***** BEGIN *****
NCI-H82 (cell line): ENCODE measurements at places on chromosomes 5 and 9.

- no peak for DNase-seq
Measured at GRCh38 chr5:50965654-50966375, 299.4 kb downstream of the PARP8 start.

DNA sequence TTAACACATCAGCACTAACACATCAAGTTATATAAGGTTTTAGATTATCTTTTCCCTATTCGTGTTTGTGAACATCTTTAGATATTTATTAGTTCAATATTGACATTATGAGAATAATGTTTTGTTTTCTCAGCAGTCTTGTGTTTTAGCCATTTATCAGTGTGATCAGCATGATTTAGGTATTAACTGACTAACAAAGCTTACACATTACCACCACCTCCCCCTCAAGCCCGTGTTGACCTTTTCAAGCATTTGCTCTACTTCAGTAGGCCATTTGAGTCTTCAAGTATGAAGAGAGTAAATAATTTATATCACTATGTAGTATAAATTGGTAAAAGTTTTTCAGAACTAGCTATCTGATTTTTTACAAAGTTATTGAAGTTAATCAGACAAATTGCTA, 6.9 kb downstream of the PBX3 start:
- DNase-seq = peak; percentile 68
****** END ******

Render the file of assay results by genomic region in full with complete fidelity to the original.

NCI-H82 (cell line): ENCODE measurements at places on chromosomes 5 and 9.

- no peak for DNase-seq
Measured at GRCh38 chr5:50965654-50966375, 299.4 kb downstream of the PARP8 start.

DNA sequence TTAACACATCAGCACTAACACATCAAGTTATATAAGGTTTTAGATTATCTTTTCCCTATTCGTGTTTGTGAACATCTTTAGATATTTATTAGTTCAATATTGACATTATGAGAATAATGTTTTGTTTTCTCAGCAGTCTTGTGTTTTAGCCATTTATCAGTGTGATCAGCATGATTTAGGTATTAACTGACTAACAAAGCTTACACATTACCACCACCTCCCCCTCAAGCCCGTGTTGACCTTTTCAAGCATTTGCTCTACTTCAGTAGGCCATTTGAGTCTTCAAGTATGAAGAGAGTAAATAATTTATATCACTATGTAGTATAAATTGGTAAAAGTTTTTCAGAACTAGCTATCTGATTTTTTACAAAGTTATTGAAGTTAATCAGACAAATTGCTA, 6.9 kb downstream of the PBX3 start:
- DNase-seq = peak; percentile 68